The Stack Archive Feature

No time to waste: warming homes using heat from data centres

Fri 3 Nov 2017 | Stijn Grove

Stijn Grove, Managing Director of the Dutch Data Center Association, looks at how data centres, despite becoming increasingly efficient, can go a step further and contribute ‘waste heat’ into the wider community

In the data centre industry, energy efficiency is a highly valued factor. In the past 20 years, those in the industry have developed an extensive foundation of knowledge, technology and operational strategies that have helped the digital economy become increasingly energy efficient.

In the Netherlands, almost all – 95% – of data centres that cover more than 1000 sq. metres, are ‘green’, meaning they work using renewable energy.

Though these developments are certainly positive, Grove states that energy efficiency and the complete use of green energy is ‘not enough.’ For the last few years, there has been a focus on the by-product of data centres – heat.

Reusing waste heat

Grove notes that nearly 90% of the electrical energy that is used in data centres is converted into heat. This heat, he says, is reusable. Calculations have found that this ‘waste’ heat has the potential to warm millions of households each year. As an industry, steps have already been taken towards accelerating this process, and the transition from the current mindset to one which encourages the reuse of this waste heat.

The Dutch are looking to lead this effort. Grove argues that the Netherlands is a world-class data hub, and as such he and his compatriots are looking to initiate and accelerate the process of making use of waste heat. They have started this by offering waste heat, free of charge, to the Dutch government.

It’s not easy being green – but it is the only way forward

He and his organisation, the Dutch Data Center Association, have made a call to action, urging all relevant stakeholders to consider the use of waste heat a priority item on their agenda.

Though the potential benefits are enormous, there are also many challenges. At the most basic level, the process requires that more heat networks be built, ideally low caloric. Aside from issues with supply, demand problems need to be addressed.

Grove hopes to initiate demand through incentivisation, which may need to happen through new legislation. Only once these things have happened, he argues, will it be possible for governments and data centre providers to ‘cross the threshold.’ As Grove notes, perhaps channelling his inner Muppet – it’s not easy being green. It is, however, ‘the only way forward.’

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Collaboration is often key in the modern technology industry. With an issue like waste heat, where the rewards are not merely monetary but could extend to a large societal greater good, this is even truer.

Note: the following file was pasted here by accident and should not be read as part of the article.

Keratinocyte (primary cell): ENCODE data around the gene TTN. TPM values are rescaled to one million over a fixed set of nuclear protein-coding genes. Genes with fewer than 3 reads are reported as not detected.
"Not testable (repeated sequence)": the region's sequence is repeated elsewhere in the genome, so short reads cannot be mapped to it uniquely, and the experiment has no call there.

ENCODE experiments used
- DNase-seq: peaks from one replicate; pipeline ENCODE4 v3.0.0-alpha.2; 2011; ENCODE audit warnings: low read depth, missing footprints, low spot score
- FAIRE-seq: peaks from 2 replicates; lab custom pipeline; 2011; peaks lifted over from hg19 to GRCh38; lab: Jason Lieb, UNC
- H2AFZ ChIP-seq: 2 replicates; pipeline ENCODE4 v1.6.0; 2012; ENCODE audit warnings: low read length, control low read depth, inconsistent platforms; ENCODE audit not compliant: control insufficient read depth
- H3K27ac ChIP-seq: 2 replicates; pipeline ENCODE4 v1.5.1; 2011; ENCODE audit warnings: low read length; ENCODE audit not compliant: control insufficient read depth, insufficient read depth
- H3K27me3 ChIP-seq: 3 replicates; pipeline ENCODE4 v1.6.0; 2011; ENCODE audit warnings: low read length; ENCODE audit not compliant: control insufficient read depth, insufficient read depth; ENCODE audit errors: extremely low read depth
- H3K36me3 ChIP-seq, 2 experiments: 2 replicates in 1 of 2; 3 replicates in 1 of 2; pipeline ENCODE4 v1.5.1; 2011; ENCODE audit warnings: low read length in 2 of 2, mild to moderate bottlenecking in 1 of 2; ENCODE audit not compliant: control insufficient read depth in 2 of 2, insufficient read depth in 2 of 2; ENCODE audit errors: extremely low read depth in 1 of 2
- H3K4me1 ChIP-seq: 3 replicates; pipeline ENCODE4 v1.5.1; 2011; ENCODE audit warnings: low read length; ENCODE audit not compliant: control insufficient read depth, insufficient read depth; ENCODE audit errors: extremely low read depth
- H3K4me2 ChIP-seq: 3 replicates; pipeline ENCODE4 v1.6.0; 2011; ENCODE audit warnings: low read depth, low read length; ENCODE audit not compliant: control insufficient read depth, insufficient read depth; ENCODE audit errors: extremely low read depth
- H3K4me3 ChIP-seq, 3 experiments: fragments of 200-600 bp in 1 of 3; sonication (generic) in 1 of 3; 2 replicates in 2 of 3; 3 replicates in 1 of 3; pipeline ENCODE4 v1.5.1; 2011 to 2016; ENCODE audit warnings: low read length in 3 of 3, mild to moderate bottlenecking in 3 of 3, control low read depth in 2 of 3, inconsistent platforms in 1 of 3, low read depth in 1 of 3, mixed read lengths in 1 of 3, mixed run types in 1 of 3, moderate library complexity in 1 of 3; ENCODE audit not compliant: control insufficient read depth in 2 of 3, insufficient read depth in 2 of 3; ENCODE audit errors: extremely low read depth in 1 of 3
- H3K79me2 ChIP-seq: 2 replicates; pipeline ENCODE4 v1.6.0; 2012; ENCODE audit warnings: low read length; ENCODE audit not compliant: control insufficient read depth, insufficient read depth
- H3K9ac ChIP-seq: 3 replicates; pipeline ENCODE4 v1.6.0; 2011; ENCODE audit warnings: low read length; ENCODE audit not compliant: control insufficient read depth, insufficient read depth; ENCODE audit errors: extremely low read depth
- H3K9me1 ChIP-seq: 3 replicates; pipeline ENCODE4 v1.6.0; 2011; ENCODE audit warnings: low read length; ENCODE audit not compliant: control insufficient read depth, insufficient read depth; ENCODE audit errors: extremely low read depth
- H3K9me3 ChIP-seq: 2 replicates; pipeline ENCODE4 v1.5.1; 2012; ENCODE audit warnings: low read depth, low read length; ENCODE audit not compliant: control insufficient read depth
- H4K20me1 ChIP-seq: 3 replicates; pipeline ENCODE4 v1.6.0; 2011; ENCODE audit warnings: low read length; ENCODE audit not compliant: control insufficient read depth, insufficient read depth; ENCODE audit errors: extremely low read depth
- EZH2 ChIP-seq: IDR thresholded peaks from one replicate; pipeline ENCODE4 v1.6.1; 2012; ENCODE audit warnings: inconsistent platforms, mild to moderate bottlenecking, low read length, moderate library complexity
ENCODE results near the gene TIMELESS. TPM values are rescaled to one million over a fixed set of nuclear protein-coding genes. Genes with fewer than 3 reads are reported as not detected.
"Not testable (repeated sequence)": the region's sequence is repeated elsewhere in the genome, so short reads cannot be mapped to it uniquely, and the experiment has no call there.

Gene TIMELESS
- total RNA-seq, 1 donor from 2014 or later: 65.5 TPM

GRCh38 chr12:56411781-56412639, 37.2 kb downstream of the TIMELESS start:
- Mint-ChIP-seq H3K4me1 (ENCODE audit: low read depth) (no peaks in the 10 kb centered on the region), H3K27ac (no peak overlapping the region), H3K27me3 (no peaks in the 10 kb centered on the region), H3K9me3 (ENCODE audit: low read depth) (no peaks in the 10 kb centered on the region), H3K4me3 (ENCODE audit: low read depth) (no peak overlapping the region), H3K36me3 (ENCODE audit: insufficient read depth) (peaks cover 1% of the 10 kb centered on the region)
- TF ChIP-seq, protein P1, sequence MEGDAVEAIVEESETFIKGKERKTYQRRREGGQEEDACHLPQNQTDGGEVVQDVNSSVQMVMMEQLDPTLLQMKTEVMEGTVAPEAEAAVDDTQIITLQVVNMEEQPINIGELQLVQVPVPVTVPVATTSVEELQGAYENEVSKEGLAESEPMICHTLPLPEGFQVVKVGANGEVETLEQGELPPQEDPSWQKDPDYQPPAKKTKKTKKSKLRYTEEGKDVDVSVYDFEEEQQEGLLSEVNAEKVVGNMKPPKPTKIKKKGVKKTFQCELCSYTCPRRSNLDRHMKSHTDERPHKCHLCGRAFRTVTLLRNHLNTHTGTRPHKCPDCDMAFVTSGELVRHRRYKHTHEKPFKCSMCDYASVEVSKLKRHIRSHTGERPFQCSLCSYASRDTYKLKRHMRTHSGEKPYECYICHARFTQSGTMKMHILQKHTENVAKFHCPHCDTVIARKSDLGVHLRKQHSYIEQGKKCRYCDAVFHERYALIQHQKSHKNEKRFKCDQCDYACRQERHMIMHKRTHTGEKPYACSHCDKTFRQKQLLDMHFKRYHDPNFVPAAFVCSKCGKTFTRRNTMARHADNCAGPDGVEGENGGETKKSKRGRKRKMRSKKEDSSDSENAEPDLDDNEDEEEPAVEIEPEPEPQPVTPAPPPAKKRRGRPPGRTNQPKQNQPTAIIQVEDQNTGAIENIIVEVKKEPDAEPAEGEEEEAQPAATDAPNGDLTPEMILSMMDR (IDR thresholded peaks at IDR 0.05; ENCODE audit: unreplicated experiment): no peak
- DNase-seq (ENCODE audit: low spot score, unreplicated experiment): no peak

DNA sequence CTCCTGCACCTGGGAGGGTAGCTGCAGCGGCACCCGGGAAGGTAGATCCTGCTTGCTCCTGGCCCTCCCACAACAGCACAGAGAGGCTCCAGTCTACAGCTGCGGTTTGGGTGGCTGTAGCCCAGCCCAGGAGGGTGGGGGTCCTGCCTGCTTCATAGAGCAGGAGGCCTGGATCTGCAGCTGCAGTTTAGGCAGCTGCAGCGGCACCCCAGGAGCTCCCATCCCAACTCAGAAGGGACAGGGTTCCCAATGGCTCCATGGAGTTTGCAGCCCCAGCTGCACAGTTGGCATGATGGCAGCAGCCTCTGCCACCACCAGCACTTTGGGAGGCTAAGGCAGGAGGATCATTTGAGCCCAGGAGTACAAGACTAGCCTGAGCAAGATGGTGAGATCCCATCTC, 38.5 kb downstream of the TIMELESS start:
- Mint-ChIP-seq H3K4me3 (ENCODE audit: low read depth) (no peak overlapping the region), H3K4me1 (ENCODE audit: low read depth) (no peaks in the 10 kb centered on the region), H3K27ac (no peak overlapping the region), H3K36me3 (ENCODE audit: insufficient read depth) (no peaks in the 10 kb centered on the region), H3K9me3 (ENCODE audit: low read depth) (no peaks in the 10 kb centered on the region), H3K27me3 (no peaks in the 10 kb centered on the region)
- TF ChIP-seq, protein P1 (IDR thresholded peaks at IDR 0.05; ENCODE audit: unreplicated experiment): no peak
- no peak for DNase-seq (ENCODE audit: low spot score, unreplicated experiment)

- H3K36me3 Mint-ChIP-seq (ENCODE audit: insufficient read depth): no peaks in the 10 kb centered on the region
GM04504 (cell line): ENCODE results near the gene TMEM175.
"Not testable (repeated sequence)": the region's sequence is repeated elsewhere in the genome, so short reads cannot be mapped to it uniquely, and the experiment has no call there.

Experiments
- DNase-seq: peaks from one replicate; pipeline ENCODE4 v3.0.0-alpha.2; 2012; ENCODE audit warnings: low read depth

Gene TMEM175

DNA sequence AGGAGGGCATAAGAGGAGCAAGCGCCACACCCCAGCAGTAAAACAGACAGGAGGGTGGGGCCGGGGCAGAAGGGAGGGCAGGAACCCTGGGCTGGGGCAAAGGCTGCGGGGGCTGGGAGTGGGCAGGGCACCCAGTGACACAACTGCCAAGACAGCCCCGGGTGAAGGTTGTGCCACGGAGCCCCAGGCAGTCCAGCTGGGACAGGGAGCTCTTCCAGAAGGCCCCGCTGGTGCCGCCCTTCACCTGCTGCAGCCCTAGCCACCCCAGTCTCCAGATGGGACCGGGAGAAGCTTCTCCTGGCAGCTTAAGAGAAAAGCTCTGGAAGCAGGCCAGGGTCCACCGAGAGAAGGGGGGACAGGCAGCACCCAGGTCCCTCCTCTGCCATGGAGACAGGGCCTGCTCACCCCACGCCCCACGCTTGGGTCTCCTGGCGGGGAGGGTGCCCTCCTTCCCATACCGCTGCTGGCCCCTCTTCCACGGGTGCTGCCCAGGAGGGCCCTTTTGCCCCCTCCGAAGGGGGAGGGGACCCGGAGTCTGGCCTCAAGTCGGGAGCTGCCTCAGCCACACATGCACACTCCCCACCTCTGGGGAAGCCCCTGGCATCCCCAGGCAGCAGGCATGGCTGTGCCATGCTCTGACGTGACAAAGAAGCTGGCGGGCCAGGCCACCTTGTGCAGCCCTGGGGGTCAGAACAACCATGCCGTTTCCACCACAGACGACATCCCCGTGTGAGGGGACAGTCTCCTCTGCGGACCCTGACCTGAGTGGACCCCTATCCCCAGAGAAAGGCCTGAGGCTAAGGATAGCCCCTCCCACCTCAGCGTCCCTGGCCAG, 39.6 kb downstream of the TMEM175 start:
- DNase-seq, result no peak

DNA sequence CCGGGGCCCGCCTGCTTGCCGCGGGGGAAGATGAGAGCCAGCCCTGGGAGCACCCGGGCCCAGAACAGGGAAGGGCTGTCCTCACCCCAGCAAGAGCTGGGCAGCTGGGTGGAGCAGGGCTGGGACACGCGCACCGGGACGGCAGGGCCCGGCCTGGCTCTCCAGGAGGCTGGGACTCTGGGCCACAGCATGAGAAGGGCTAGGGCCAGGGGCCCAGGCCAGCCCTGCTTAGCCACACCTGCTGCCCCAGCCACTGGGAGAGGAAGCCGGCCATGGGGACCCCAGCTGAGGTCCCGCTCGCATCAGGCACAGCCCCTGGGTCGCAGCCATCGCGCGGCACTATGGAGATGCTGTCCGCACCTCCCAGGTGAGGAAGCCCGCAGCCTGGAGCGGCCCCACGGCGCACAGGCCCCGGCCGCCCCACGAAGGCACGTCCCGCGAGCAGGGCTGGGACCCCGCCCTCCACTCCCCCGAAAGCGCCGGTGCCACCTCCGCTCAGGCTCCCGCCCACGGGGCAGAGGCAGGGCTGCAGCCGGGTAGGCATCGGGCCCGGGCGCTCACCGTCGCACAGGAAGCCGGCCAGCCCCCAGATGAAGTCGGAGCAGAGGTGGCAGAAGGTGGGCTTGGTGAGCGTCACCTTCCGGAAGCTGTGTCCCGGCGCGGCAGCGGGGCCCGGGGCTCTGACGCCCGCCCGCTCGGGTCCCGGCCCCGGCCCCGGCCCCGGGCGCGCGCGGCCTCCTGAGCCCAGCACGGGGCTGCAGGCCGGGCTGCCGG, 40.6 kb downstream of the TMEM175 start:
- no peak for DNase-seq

As such, for data centre operators that are looking to start waste heat reuse initiatives, Grove’s major piece of advice is to collaborate and share. First, he argues, they should share the knowledge of what they do in terms of sustainability. The Netherlands already has a way of doing this – the Green Data Center Platform, where companies can share practices.

The platform is set up in English and becoming an endorser is free of charge. As well as this, Grove helped to set up a conference on the matter. This, he states, is because the data centre community at large is ‘all in this together.’

The broader impact

Environmental concerns are generally agreed to be one of the defining issues of our age. It is everyone’s responsibility, and Grove argues that ‘we all need to further improve all our energy efficiency policies in order to meet the goals of the Paris climate accords.’

The Netherlands finds itself at the forefront of this movement. Data centres connected to heat networks are already a reality in several places in the country, and initiatives such as the Green Data Center Platform help both raise awareness as well as educating others on how to achieve their green goals.

The data centre industry is at the forefront of digital transformation, renewable energy, and ‘energy transition.’ Despite appearing somewhat narrow, these all have the potential to have a broad impact and change lives. Grove believes it is the industry’s ‘moment to shine’ – hoping that the data centre sector can show the world what it is capable of, and lead the way into a better future.

DCWFStijn Grove will be speaking at the forthcoming Data Centre World, Frankfurt, 28th and 29th November 2017 at Messe Frankfurt. To hear from Grove and other data centre experts from around the world, register today for your FREE ticket.

Experts featured:

Stijn Grove

Managing Director
Dutch Data Center Association


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